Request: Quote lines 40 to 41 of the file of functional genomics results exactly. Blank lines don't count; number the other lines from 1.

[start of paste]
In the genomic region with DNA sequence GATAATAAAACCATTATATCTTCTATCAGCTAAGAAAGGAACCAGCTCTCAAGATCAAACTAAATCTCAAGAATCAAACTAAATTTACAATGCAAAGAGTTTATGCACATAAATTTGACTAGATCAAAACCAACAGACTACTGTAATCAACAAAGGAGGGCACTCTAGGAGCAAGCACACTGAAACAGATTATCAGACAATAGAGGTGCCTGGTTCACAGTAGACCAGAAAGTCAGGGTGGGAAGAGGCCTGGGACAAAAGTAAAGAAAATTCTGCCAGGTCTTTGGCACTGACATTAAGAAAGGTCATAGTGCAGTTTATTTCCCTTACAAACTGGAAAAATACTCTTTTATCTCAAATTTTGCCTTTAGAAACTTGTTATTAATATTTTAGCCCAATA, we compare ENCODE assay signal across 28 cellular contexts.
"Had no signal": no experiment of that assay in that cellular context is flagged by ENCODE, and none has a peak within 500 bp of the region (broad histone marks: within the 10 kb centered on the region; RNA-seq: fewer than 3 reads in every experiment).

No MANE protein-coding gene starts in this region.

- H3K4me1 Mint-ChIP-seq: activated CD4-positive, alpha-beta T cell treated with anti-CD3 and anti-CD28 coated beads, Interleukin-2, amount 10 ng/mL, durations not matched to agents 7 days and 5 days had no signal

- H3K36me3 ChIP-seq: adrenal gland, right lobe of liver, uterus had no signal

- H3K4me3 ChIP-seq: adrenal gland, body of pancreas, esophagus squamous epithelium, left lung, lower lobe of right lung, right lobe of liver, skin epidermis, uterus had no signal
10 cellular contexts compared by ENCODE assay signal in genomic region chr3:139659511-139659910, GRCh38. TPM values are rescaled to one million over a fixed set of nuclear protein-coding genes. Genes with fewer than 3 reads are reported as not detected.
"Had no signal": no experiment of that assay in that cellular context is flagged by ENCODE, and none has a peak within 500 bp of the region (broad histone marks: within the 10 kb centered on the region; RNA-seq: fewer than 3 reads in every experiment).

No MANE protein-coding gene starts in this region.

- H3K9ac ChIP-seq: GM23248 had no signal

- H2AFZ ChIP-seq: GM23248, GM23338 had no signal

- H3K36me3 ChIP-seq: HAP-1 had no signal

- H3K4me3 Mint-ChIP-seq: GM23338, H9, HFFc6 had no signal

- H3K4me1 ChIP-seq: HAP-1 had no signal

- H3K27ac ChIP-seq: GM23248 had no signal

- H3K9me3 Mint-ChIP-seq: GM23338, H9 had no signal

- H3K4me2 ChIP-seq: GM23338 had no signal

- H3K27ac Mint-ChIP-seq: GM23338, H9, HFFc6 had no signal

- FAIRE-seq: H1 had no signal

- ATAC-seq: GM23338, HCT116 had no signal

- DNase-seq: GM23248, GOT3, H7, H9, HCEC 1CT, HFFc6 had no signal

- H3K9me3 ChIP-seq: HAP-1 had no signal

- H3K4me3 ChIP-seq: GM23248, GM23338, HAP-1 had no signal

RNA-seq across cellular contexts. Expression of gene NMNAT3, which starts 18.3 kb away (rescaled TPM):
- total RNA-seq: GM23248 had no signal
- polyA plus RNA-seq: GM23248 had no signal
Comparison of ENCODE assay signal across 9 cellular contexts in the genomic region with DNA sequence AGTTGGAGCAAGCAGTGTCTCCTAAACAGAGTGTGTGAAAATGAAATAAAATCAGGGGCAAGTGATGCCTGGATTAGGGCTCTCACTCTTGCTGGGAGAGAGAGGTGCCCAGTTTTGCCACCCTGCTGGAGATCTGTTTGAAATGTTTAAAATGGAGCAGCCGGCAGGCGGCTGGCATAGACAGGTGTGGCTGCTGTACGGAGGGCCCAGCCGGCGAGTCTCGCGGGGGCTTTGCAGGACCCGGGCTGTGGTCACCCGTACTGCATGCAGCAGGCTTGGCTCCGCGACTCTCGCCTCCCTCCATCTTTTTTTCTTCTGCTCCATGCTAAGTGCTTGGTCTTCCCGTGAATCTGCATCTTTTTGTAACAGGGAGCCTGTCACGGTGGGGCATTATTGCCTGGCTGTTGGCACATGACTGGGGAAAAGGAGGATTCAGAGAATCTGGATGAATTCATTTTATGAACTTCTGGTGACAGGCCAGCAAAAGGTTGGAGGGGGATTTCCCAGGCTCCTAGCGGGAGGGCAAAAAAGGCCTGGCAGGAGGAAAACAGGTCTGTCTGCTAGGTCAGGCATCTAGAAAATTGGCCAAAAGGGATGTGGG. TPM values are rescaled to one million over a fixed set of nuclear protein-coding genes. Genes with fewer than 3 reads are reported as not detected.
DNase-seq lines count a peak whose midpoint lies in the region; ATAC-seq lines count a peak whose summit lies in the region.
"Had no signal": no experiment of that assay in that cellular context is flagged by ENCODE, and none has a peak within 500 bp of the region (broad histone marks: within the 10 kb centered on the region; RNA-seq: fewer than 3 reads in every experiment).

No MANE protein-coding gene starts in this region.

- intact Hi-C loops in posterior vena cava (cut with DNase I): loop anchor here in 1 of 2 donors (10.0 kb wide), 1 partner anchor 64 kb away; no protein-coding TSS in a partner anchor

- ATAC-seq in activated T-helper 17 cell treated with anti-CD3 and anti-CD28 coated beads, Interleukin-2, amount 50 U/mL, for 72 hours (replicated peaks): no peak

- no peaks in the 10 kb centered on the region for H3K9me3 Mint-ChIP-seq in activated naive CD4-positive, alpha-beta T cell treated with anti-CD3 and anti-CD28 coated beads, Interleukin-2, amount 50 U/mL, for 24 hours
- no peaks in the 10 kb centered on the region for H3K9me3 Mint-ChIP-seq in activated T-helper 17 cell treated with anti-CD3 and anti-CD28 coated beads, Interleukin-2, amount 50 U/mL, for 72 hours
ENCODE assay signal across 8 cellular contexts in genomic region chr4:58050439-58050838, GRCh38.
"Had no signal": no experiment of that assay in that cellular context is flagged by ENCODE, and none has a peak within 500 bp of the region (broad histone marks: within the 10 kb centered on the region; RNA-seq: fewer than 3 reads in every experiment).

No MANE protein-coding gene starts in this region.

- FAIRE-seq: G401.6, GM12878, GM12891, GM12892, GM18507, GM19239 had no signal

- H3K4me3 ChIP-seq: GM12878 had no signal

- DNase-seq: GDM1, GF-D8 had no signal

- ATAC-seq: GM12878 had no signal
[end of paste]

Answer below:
- DNase-seq: GDM1, GF-D8 had no signal

- ATAC-seq: GM12878 had no signal